Now a few things I’ve never professed to have is 1.) the aerobic capacity 2.) the physiological staying power, and 3.) the skill or technique to complete an event that is by definition, a minimum of 6 hours in duration…6 HOURS NO LESS! What I do have is the mindset and determination to get through such an event, this I don’t lack, but in preparation for such competitions something always gives in before my head does (usually my calves)! Now this may be because my overall conditioning is up to scratch or just a general weakness in those areas, so how do ultra endurance athletes get all of these variables to work, and work at the same time without any of them failing!?
Long- term preparation
So let’s make it clear that ANY competition needs adequate preparation in order to be successful, the 100 metre sprint for example requires as much prep as a 100 mile cycle ride. Competition prep, especially at elite level requires the application of specially periodised training cycles called macro, meso and micro cycles. So both Olympic legend Usain Bolt and Iron Man champion Frederik Van Lierde would need a well structured periodisation plan to ensure they enter competition in optimal condition.
Macro, Meso and Micro cycles
Prior to commencing any training the coach should identify, collect and collate all information relevant to the athletes specific sport and season. Individuality is key, a training plan should be subjective so working to the athletes specific needs e.g. one athlete may respond better to dynamic, explosive moves in the final weeks tapering down to competition, whilst another may perform relatively light motions prior to an event because they feel better within themselves for doing so.
Macro cycles usually involve an athlete working over a prolonged period of time, the exact time period will depend on the sport and competition time. These can range from months to several months, whereas a Meso cycle is two to six weeks in duration. Meso cycles are basically sub- cycles of macro cycles whilst the Micro cycles are effectively sub-cycles of the meso cycles, which covers a time frame of maybe two to ten days. So for a micro cycle that was planned to last 1 week, consisting of 2 sessions within that week, a coach would have to devise these sessions whilst also planning the following weeks (meso cycle) and the impending months (macro cycles)…it’s a constant cycle (Robinson, P, E. 2010)!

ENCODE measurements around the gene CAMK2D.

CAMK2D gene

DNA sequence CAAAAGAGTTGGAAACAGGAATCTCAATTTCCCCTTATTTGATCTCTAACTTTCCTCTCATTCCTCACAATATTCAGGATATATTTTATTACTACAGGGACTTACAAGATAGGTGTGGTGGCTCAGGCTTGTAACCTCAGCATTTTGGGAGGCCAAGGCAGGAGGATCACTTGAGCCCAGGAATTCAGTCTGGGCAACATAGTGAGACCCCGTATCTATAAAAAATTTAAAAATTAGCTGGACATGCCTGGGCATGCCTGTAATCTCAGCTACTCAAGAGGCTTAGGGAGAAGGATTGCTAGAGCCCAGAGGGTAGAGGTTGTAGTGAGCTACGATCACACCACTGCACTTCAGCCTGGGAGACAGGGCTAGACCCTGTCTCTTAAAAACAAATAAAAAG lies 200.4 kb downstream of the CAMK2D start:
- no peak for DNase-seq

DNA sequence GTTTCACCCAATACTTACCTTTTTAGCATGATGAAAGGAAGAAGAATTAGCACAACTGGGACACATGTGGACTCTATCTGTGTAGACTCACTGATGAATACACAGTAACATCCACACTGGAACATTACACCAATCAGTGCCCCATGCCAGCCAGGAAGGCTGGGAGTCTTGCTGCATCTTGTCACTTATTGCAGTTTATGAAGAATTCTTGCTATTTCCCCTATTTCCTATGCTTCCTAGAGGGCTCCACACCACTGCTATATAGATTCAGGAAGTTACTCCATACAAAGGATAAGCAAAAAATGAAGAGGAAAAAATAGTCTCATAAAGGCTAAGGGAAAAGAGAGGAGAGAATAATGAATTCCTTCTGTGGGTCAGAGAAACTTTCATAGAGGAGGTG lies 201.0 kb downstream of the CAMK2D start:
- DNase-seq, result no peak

It’s all in the application!
You can have the best laid plans in the world, the cleanest diet going, and the best coach there’s ever been…but if you can’t utilise all these ingredients and apply them to your training, especially an ultra endurance event, then it all counts for nothing!
Needless to say, ultra endurance events are some of the toughest events on the planet so you need to get everything right, there’s no hiding from a glycogen crash, it hits you like a steam train! Get your nutrition and training prep correct and you’ll give yourself a chance, optimise your supplements for pre, during and after the event and you’ll give yourself the BEST chance.
Supplements to consider
Pre- race supplements
- Isotonic beverage (500ml approx 30mins before)
- Beta- alanine (2 week load tapering down to race)
- Caffeine (Immediately before)
- Carbohydrate based energy and protein bar (30-40mins before)
Intra race supplements (during race)
- Energy & Caffeine gels AND/OR Isotonic energy gels (as the athlete feels fatigue)
- Isotonic beverage (sip every 10-15mins)
- Carb and protein bars (during a cycle section of the race when stomach is relatively still)
Post race supplements
- Protein & Carb beverage (within 30mins after)
- Isotonic and electrolyte replenishing supplement (effervescent tablets e.g. High 5 zero)
- Protein and Carb bar (approx 30-40mins after)
Robinson, P, E. (2010). Foundations of Sports Coaching. Periodisation. Retrieved 2nd December, 2013, from